If you want to watch a show with similar themes and plotlines that you'd find in 24 or Homeland, but also one that borrows liberally from family soaps like Dallas, you might like FX's new series, Tyrant. Me? I'm still on the fence, especially since the lead character is a bit too vanilla.
We all watched South Park at, more than likely, way too young an age. We learnt things that we probably shouldn’t even know about today, with Matt and Trey daring to bring every taboo possible to surface. This said, South Park is also loaded with moral lessons. Whether it’s about how we treat other countries, homosexuals, the disabled… even relationship advice from Satan… there’s plenty of epic lessons amongst the filth.
So repeat after me a minute before the credits roll: “I learned something today…”
15. Being Independent For A While Is Good
We all got immersed into relationships in our teens, whether clinging tightly onto one or torn between two. South Park teaches the lesson of learning to be happy independent of relationships in a very unconventional way – through the love life of Satan.
In the two-parter episodes, Do The Handicapped Go To Hell and Probably, »
- Jack Moulton
As we continue on, I need to once again clarify that if this list was “Joshua Gaul’s 50 Favorite Movie Musicals,” it’d be a quite a different list. But, if my tastes determined what is definitive, I’d be asking you all to consider Aladdin as a brilliant piece of filmmaking and wax nostalgic about my love for Batteries Not Included and Flight of the Navigator (not for the musicals list, of course). Much to my dismay, my tastes are not universal. I’d like to think my research methods are.
courtesy of themoviescene.co.uk
30. Annie (1982)
Directed by John Huston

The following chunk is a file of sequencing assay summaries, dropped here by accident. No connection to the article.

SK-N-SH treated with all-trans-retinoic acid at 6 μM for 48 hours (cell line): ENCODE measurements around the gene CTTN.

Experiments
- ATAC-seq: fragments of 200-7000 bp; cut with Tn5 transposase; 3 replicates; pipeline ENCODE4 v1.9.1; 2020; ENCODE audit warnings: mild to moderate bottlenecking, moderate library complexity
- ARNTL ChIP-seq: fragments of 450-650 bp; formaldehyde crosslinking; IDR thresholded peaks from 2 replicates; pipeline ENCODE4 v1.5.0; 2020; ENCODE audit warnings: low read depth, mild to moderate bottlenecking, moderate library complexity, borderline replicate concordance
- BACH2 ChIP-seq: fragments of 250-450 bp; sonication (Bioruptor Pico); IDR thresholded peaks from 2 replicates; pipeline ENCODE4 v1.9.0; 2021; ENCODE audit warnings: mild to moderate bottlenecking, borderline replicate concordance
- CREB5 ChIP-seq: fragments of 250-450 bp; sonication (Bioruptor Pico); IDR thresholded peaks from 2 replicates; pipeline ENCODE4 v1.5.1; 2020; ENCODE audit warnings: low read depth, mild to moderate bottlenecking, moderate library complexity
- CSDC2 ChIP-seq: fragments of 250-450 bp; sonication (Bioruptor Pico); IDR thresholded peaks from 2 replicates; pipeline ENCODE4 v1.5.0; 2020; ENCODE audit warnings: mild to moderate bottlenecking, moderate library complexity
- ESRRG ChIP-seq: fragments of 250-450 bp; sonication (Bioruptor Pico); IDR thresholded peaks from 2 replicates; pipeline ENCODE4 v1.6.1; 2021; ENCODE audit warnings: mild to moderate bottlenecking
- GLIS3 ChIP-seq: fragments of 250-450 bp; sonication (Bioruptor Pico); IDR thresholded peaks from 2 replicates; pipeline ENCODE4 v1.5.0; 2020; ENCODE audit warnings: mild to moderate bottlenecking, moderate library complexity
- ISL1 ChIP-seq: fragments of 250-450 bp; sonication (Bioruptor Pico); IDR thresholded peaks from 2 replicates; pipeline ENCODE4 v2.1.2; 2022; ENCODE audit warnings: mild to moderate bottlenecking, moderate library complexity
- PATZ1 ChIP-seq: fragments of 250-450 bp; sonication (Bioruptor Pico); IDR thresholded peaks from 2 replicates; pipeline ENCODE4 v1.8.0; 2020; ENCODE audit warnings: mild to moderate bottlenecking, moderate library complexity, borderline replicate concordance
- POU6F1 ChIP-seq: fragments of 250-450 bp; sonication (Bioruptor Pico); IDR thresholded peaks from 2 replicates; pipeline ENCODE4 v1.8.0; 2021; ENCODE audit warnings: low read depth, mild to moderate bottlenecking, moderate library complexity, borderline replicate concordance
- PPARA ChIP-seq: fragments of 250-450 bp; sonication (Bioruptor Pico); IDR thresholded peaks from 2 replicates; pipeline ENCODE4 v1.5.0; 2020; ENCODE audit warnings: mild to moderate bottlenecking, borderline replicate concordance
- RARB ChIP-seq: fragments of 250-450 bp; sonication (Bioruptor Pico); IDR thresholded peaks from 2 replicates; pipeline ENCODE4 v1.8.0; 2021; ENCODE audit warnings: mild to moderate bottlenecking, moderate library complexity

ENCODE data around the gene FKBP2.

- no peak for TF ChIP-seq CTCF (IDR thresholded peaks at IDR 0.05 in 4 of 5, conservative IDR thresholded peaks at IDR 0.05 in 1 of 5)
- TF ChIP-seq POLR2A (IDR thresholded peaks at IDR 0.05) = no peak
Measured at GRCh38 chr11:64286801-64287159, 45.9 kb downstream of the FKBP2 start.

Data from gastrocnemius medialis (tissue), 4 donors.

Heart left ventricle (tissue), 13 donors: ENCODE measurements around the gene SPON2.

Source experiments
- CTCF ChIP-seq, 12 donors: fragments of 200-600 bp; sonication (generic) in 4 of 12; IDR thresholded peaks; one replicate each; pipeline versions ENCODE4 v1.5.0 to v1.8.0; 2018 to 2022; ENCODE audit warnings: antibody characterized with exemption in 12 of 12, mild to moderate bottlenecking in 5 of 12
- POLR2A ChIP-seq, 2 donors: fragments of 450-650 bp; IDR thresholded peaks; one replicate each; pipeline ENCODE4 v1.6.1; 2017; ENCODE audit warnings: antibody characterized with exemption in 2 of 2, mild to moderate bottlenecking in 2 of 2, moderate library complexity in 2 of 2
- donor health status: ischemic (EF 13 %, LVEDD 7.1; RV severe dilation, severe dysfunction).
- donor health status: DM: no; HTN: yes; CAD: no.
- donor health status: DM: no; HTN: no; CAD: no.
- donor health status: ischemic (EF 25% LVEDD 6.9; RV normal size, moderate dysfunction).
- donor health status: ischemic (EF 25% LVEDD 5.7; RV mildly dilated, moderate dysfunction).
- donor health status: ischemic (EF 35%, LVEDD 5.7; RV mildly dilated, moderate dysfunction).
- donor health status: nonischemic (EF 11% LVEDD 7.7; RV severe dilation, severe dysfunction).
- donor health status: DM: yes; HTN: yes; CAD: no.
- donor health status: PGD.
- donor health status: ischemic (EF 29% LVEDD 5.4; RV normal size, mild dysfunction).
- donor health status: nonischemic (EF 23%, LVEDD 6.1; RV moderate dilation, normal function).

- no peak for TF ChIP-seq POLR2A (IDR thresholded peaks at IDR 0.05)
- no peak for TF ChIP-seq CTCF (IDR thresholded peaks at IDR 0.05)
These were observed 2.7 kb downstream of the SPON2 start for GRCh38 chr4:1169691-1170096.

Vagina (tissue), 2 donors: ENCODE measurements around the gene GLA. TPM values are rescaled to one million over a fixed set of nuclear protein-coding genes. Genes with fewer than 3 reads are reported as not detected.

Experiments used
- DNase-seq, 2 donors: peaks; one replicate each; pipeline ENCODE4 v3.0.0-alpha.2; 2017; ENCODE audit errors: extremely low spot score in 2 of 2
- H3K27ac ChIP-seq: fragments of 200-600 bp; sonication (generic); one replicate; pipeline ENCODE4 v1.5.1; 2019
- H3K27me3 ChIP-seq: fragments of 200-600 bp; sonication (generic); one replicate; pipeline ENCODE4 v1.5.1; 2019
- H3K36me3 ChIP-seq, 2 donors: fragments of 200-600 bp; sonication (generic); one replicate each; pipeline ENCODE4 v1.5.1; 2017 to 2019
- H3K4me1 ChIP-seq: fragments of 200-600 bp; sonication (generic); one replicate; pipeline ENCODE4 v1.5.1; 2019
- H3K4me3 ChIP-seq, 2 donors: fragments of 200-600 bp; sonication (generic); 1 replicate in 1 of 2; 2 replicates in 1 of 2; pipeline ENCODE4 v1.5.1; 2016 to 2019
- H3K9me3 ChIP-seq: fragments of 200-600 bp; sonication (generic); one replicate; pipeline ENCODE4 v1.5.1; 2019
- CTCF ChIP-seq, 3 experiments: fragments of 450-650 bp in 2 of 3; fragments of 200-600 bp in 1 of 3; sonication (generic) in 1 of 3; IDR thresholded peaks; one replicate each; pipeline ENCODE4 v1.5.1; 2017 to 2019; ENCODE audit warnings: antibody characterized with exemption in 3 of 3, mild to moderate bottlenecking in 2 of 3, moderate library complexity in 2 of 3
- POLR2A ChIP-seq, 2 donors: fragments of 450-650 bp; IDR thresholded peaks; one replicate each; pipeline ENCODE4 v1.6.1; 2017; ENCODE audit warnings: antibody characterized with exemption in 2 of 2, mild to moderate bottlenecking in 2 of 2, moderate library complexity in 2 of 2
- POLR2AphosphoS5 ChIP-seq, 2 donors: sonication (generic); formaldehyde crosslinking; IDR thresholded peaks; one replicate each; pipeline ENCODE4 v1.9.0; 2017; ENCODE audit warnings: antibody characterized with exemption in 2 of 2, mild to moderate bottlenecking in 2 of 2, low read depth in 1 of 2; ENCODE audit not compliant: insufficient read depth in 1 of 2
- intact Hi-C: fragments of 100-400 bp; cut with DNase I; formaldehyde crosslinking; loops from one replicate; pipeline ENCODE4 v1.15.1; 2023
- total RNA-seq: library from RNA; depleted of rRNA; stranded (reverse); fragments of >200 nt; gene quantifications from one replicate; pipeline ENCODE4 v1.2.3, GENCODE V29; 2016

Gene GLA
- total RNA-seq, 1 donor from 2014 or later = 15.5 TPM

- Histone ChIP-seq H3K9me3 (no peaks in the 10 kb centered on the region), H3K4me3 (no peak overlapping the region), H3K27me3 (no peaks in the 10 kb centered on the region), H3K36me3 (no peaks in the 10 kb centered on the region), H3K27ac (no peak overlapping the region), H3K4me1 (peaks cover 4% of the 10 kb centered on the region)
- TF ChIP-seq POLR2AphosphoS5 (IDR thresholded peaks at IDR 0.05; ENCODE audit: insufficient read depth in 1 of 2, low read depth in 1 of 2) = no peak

Signature Song: “Tomorrow” (http://youtu.be/Yop62wQH498)
Originally a 1924 comic strip, the beloved stage musical about a red-haired orphan girl was brought to the big screen in 1982 and directed by John Huston (yes, that John Huston – director of The Maltese Falcon and The African Queen, not to »
- Joshua Gaul
Even over the phone, Seth Rogen's laugh sounds like nothing else on earth — a stuttering chuckle that sounds like a car engine desperately trying to turn over, too full and deep to be phony, too hearty and human to not be contagious. The 32-year-old Canadian comedian called in to talk about his latest film Neighbors, which pits suburbanite Rogen, his wife (Bridesmaids' Rose Byrne) and his family against the newly-moved-in party-hearty college fraternity next door, as led by alpha d-bag Zac Efron. We decided to grill Rogen about »
• Sandra Bullock is circling the role of Brownie Wise in an untitled pic about the rise of Tupperware. Wise was the saleswoman who helped the airtight containers succeed in the ’50s thanks to her innovative “party plan” marketing scheme. The Help’s Tate Taylor is attached to direct the movie, which will be based on Bob Kealing’s non-fiction book Tupperware Unsealed. [THR]
• Eddie Redmayne is set to re-team with his Les Misérables director Tom Hooper for The Danish Girl, about the painter Einar Wegener — the first man to have a sex-change operation. The script, penned by Lucinda Coxon, will be »
- Lindsey Bahr
Pattinson was attached to play military interrogator Eric Maddox, who spearheaded Hussein's capture. The role will now be recast. [Source: The Wrap]
Andy Garcia has joined the cast of the live-action film adaptation of Mattel's superhero property "Max Steel" at Dolphin Films. Garcia will play the brilliant and mysterious scientist Dr. Miles Edwards. Filming begins today in Wilmington.
Stewart Hendler directs the origins story which chronicles the adventures of 16-year-old Max McGrath (Ben Winchell) and alien companion Steel, who must harness and combine their tremendous new powers to evolve into the superhero Max Steel. [Source: Heat Vision]
- Garth Franklin